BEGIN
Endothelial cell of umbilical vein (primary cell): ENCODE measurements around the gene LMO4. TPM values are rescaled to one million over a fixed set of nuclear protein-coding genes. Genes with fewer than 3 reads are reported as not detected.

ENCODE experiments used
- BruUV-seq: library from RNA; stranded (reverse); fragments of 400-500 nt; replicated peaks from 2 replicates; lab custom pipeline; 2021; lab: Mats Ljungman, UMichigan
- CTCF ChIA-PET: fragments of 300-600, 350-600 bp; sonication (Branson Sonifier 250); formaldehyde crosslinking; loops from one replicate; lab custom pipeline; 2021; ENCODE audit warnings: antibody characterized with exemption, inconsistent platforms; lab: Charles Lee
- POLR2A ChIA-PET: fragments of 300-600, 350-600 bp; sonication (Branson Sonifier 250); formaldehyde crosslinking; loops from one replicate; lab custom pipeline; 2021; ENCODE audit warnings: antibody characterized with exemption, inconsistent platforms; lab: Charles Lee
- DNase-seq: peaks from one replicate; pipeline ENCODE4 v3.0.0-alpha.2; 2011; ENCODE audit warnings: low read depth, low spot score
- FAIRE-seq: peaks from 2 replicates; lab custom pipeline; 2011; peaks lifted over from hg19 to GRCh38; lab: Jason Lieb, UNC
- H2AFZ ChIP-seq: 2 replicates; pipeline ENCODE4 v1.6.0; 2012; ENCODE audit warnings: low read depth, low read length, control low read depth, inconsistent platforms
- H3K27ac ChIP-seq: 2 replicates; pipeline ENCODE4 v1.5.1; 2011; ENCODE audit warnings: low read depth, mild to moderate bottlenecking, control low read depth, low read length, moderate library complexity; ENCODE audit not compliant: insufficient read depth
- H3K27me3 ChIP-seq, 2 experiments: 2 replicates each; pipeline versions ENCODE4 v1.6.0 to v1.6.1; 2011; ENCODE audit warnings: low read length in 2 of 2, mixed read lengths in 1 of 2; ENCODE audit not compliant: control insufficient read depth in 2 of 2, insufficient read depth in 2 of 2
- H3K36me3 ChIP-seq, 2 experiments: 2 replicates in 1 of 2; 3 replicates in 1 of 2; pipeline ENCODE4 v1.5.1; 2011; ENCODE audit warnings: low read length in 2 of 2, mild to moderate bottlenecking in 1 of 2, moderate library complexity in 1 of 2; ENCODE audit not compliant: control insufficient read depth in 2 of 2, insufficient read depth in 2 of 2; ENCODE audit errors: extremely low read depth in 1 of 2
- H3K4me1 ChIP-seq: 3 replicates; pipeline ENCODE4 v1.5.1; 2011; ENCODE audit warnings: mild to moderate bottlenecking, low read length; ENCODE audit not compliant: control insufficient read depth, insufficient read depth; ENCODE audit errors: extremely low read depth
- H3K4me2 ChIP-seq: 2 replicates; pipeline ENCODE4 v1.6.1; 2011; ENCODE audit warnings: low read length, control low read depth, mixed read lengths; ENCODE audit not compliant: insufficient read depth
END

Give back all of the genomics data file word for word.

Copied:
Endothelial cell of umbilical vein (primary cell): ENCODE measurements around the gene LMO4. TPM values are rescaled to one million over a fixed set of nuclear protein-coding genes. Genes with fewer than 3 reads are reported as not detected.

ENCODE experiments used
- BruUV-seq: library from RNA; stranded (reverse); fragments of 400-500 nt; replicated peaks from 2 replicates; lab custom pipeline; 2021; lab: Mats Ljungman, UMichigan
- CTCF ChIA-PET: fragments of 300-600, 350-600 bp; sonication (Branson Sonifier 250); formaldehyde crosslinking; loops from one replicate; lab custom pipeline; 2021; ENCODE audit warnings: antibody characterized with exemption, inconsistent platforms; lab: Charles Lee
- POLR2A ChIA-PET: fragments of 300-600, 350-600 bp; sonication (Branson Sonifier 250); formaldehyde crosslinking; loops from one replicate; lab custom pipeline; 2021; ENCODE audit warnings: antibody characterized with exemption, inconsistent platforms; lab: Charles Lee
- DNase-seq: peaks from one replicate; pipeline ENCODE4 v3.0.0-alpha.2; 2011; ENCODE audit warnings: low read depth, low spot score
- FAIRE-seq: peaks from 2 replicates; lab custom pipeline; 2011; peaks lifted over from hg19 to GRCh38; lab: Jason Lieb, UNC
- H2AFZ ChIP-seq: 2 replicates; pipeline ENCODE4 v1.6.0; 2012; ENCODE audit warnings: low read depth, low read length, control low read depth, inconsistent platforms
- H3K27ac ChIP-seq: 2 replicates; pipeline ENCODE4 v1.5.1; 2011; ENCODE audit warnings: low read depth, mild to moderate bottlenecking, control low read depth, low read length, moderate library complexity; ENCODE audit not compliant: insufficient read depth
- H3K27me3 ChIP-seq, 2 experiments: 2 replicates each; pipeline versions ENCODE4 v1.6.0 to v1.6.1; 2011; ENCODE audit warnings: low read length in 2 of 2, mixed read lengths in 1 of 2; ENCODE audit not compliant: control insufficient read depth in 2 of 2, insufficient read depth in 2 of 2
- H3K36me3 ChIP-seq, 2 experiments: 2 replicates in 1 of 2; 3 replicates in 1 of 2; pipeline ENCODE4 v1.5.1; 2011; ENCODE audit warnings: low read length in 2 of 2, mild to moderate bottlenecking in 1 of 2, moderate library complexity in 1 of 2; ENCODE audit not compliant: control insufficient read depth in 2 of 2, insufficient read depth in 2 of 2; ENCODE audit errors: extremely low read depth in 1 of 2
- H3K4me1 ChIP-seq: 3 replicates; pipeline ENCODE4 v1.5.1; 2011; ENCODE audit warnings: mild to moderate bottlenecking, low read length; ENCODE audit not compliant: control insufficient read depth, insufficient read depth; ENCODE audit errors: extremely low read depth
- H3K4me2 ChIP-seq: 2 replicates; pipeline ENCODE4 v1.6.1; 2011; ENCODE audit warnings: low read length, control low read depth, mixed read lengths; ENCODE audit not compliant: insufficient read depth